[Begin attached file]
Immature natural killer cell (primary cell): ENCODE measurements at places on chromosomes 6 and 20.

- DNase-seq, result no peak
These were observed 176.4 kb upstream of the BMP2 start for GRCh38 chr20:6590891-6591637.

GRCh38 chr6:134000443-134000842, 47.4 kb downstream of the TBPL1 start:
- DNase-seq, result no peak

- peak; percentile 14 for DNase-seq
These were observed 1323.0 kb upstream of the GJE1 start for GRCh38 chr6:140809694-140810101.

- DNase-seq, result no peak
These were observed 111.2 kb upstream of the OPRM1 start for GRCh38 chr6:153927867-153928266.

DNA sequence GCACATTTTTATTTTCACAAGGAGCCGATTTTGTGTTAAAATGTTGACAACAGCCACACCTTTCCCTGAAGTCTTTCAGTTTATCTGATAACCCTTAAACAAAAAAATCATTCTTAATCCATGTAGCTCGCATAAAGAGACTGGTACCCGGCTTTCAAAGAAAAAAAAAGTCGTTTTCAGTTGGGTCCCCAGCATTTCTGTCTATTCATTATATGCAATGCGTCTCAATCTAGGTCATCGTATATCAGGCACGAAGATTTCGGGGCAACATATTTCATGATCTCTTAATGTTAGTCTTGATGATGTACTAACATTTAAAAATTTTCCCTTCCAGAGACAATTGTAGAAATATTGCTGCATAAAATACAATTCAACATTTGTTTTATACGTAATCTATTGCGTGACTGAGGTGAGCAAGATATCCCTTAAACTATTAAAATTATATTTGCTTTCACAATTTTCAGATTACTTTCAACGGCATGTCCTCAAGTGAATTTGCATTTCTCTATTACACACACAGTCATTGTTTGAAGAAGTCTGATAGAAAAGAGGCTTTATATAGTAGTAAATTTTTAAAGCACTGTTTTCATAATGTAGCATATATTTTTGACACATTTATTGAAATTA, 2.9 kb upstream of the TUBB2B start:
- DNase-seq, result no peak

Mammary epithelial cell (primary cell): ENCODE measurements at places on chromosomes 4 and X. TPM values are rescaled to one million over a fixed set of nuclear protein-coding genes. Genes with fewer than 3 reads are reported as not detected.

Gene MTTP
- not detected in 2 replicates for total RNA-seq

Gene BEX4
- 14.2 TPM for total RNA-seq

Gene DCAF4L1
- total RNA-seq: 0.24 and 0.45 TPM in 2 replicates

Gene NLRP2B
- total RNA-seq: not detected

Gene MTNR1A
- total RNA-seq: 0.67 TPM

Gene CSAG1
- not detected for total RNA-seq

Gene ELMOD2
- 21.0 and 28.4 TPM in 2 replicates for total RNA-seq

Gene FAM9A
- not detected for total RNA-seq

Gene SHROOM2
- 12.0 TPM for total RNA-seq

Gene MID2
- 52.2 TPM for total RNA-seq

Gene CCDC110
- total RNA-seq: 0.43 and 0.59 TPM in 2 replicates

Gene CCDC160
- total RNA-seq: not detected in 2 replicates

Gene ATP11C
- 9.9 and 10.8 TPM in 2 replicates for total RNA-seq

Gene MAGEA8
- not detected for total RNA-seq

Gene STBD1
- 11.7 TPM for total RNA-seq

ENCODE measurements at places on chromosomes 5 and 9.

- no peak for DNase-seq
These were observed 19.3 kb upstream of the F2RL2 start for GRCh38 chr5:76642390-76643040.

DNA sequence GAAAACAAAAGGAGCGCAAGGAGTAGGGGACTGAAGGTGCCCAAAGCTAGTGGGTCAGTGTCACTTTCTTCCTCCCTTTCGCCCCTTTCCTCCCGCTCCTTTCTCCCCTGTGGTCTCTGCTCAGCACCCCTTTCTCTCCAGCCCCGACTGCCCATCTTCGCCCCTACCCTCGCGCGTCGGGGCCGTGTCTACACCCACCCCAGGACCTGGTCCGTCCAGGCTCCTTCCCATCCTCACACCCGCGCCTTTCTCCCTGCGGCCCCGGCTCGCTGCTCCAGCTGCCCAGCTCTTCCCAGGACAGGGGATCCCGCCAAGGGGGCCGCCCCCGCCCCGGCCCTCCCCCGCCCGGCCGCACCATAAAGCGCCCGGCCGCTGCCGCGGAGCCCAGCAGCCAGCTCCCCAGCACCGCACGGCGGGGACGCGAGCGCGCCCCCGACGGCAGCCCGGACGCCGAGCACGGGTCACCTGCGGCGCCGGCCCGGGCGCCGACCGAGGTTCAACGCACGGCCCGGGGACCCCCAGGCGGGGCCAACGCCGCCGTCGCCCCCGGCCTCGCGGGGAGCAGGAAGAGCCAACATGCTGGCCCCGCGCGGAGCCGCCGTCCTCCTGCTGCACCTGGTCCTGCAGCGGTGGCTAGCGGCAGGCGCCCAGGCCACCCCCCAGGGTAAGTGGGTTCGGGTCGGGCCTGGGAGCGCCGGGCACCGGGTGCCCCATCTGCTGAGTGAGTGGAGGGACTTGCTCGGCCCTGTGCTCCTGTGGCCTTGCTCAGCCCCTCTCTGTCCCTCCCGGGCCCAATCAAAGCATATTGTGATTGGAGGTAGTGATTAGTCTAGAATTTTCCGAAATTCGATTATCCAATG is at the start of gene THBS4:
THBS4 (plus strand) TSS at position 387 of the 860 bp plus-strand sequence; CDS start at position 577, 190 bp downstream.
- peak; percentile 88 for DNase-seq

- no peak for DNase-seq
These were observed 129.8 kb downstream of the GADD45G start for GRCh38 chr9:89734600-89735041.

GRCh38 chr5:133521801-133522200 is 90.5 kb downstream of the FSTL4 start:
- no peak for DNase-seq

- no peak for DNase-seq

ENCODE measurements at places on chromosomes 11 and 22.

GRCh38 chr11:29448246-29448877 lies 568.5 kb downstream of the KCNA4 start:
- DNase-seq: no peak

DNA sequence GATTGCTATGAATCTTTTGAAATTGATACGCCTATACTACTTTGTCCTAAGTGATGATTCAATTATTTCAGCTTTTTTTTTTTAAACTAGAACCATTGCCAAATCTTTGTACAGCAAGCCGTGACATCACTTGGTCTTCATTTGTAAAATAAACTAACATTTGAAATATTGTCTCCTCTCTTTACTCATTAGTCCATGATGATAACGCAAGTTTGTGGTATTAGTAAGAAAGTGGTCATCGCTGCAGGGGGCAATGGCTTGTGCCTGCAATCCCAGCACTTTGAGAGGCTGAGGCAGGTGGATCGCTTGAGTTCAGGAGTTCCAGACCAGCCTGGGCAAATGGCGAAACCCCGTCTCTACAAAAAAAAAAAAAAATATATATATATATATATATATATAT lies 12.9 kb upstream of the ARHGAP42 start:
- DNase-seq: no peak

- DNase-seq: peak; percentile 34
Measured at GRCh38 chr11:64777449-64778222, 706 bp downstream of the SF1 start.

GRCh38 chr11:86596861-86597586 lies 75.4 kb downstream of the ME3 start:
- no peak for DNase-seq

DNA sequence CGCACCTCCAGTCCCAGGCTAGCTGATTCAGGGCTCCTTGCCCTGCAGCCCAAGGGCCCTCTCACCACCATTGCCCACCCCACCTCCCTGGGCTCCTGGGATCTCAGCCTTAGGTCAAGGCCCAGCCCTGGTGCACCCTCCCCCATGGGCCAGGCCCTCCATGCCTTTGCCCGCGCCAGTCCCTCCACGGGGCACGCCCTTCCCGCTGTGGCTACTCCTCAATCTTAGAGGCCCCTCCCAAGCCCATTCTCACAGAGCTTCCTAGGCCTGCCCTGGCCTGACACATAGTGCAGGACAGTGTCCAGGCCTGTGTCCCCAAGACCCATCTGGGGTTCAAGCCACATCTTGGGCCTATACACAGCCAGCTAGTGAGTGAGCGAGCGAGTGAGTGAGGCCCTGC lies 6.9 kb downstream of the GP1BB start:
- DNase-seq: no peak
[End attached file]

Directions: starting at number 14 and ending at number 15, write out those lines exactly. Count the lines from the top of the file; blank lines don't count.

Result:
- not detected in 2 replicates for total RNA-seq

Gene BEX4